Somewhere in the universe, there may be rocky worlds perhaps twice as distant from their host stars as Earth is from the sun. So far from their stars’ warmth, these planets should be quite cold—and any water on their surfaces should be frozen.
But planetary scientists say there could be a class of rocky exoplanets covered in thick blankets of hydrogen and helium gases. If those layers insulate the planets’ cores from the harsh chill of space, their surfaces might be just the right temperature to host liquid water. And, if that’s the case, it’s possible that these worlds are habitable.
About a decade ago, scientists proposed that such worlds might be able to support life. They sometimes refer to these planets as “cold super-Earths,” because they’re probably up to 10 times more massive than our home. But the researchers hadn’t figured out whether water could stick around on these exoplanets long enough for life to evolve.
Now, new calculations described in a paper published Monday in the journal Nature Astronomy suggest that the surface conditions of these worlds could have been temperate for more than enough time for life—for 5 billion to 8 billion years. Earth is only about 4.5 billion years old, by comparison, and life emerged here about 3.7 billion years ago.
“Life needs some time to evolve. So it does matter that it has been a long period,” says Björn Benneke, a professor of astrophysics at the Institute for Research on Exoplanets at the University of Montreal who was not involved in the new study. If super-Earths only had liquid water for relatively small slices of their existence–for instance, a million years or so–it would be “discouraging” for the hypothesis that these planets may be habitable beneath hydrogen atmospheres, he says.
The new calculations bode well for the potential habitability of these cold super-Earths. Their existence is still theoretical—none have been found yet—so this adds an incentive for astrophysicists to hunt for this exoplanet class as they seek to determine whether we’re alone in the universe.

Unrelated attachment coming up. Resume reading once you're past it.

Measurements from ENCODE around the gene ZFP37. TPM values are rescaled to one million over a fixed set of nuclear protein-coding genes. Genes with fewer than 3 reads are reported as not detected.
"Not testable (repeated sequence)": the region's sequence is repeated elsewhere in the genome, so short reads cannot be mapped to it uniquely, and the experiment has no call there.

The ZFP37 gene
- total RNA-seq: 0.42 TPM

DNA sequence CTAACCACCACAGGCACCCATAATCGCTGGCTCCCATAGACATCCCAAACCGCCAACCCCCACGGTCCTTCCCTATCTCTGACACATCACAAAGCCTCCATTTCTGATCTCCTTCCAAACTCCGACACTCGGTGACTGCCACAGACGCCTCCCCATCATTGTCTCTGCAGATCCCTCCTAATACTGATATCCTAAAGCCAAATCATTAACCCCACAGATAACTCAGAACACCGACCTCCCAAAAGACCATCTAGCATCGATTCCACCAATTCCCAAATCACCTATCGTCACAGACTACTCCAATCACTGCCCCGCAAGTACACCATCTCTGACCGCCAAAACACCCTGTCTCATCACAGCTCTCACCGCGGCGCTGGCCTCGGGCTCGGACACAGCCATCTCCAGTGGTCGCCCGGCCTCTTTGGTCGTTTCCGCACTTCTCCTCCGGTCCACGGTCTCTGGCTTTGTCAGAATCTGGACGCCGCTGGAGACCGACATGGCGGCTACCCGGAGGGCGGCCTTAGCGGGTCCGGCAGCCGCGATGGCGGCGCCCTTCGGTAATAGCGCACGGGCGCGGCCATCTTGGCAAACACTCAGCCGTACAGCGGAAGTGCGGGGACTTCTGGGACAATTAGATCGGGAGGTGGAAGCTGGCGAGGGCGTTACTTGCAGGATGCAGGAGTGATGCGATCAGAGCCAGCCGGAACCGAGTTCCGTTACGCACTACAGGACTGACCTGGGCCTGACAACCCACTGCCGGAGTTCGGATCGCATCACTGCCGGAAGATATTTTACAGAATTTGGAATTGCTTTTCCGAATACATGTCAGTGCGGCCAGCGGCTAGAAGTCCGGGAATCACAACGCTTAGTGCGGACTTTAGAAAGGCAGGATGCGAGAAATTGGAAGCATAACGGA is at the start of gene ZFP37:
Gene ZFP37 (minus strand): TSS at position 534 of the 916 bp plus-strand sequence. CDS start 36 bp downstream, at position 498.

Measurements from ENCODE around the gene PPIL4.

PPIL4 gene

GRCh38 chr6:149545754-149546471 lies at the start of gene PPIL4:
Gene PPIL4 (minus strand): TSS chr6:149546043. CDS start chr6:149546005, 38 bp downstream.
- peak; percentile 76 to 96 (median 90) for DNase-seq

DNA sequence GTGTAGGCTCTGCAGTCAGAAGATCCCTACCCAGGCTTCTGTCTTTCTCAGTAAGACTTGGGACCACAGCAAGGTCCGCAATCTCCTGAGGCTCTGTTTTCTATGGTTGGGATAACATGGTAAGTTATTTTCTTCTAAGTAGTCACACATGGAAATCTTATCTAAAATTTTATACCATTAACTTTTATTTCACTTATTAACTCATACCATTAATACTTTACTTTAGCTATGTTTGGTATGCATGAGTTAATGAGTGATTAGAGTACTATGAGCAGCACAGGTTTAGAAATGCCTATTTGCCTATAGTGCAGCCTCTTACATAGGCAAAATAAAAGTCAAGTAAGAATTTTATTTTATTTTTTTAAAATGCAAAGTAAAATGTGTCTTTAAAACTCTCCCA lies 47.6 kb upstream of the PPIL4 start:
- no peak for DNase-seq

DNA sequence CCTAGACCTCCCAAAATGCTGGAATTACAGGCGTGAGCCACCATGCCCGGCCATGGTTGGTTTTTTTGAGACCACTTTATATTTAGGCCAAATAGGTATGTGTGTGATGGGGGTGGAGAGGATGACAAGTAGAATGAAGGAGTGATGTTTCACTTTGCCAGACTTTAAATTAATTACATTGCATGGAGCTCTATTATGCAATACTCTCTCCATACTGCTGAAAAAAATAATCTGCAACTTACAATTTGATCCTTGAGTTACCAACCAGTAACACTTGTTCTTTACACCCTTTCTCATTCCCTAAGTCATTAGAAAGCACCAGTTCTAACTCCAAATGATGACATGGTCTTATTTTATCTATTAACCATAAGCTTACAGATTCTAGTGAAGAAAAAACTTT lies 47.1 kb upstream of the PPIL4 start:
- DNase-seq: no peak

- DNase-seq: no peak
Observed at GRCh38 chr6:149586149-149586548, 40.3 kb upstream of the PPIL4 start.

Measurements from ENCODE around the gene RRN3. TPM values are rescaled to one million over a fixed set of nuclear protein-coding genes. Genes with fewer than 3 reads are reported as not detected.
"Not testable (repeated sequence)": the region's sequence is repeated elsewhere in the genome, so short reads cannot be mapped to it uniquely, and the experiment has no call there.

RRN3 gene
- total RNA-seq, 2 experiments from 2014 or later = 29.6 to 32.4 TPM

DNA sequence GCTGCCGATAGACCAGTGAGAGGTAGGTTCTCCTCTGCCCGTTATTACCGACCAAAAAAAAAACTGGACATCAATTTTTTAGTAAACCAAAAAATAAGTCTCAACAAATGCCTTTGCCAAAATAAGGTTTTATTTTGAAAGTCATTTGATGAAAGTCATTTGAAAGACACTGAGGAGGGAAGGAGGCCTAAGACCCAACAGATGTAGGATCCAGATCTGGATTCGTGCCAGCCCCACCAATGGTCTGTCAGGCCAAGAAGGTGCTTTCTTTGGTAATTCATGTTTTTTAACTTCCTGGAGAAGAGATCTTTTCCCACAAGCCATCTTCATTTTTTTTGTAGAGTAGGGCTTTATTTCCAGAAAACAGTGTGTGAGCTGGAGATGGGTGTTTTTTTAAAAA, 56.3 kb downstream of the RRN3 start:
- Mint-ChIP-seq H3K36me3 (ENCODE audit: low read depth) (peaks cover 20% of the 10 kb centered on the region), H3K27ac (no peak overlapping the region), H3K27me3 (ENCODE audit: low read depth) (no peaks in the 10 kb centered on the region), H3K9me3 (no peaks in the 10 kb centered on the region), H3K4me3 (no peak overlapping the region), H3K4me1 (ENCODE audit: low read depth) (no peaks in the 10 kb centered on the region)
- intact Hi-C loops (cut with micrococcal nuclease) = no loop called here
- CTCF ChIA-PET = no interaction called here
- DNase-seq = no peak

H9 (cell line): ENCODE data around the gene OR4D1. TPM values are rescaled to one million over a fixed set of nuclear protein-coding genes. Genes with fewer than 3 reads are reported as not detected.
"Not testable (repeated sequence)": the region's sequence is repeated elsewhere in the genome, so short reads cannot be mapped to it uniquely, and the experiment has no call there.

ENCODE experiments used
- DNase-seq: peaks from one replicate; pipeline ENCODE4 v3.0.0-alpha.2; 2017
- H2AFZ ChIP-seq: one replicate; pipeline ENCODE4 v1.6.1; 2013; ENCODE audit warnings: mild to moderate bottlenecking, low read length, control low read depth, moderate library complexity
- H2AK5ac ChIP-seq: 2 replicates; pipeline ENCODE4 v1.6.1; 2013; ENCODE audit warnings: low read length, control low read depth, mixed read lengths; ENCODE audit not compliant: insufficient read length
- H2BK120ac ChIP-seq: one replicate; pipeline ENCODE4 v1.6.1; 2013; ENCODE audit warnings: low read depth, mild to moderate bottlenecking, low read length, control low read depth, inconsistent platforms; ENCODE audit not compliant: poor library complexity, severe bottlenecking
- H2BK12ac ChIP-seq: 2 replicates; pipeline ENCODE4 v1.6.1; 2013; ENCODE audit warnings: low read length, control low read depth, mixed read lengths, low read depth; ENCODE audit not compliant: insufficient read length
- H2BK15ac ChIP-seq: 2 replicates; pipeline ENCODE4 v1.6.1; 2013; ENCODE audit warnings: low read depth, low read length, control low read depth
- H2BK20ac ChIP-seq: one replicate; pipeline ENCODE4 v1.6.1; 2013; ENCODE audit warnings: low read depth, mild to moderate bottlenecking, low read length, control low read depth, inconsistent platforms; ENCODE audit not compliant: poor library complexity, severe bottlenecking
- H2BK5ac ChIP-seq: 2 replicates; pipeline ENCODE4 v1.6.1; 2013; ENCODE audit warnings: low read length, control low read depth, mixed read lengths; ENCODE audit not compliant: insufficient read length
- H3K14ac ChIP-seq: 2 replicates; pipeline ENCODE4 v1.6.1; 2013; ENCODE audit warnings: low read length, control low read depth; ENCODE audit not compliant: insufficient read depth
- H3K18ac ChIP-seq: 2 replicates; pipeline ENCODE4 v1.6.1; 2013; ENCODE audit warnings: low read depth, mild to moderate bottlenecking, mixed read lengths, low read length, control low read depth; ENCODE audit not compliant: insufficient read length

“It’s important to be really open-minded, and not to expect that life has to be under conditions that are just a copy of exactly Earth,” says Marit Mol Lous, lead author on the new paper and a PhD student studying exoplanets at the University of Zurich in Switzerland. “This gives us an extra argument to keep these exotic habitats in mind.”
Based on our only model of a known-habitable world, Earth, scientists often look for a planet that also orbits its star in a region where the planet’s surface is neither too hot nor too cold for liquid water. That region is often called the habitable zone, or nicknamed the “Goldilocks zone.” So-called cold super-Earths, in contrast, lie beyond their stars’ habitable zone. But that might also, counterintuitively, be part of what makes those alien worlds habitable.
On Earth, atmospheric greenhouse gases such as carbon dioxide and methane help maintain that “just right” temperature for water. Hydrogen can also act as a greenhouse gas, if there’s enough of the stuff around.
The trick is keeping that hydrogen gas around long enough for it to build up. It’s a particularly light element, so unless a planet is massive enough and has enough gravity to hold onto the gas, hydrogen will vanish into space. And if the planet is close to its star, the radiation can make those particles escape more quickly. The vast distance between these cold super-Earths and their stars could protect their hydrogen gas from being torn away.
To figure out what it would take for a cold super-Earth to maintain just the right thickness of a hydrogen-helium atmosphere over an extended period of time, Mol Lous developed computer models of various sized rocky exoplanets. She placed them at multiple distances from their simulated host stars. Then, she ran a simulation of how they might evolve over time.
Mol Lous considered factors that would affect a planet’s surface temperature such as the rate of escape, how its host star might brighten or dim over time, and the heat emanating from radioactive material in its interior.
She found that the sweet spot for long-term liquid water was if the hydrogen-helium dominated atmosphere was between 100 and 1,000 times as thick as Earth’s atmosphere, the planet’s mass was one to 10 times that of the Earth’s, and it sat at least two times as far from its star as Earth does the sun.
That distance, while it makes these cold super-Earths intriguing to study, it also makes them extremely difficult for astronomers to spot. The technique that scientists usually use to detect an exoplanet relies on the world passing in front of its star. Such a transit makes the host star’s light dim slightly, which astrophysicists use to calculate the presence of an orbiting world. But, says Benneke, when a super-Earth-sized planet is orbiting so far out, it is much less likely to be aligned at the right moment to be detectable with current technology.
As such, it’s still unknown whether such super-Earths exist, he says. “But … what experts have shown is that this kind of diversity of planets, the whole range of planets that can exist is actually extremely big.” And if they do exist, many questions remain about how such a chilly, wet world might come to be. Mol Lous and her colleagues are already working on new models to explore the formation of cold super-Earths.
But the best solution to these mysteries, Benneke says, “would be to simply find these exoplanets.”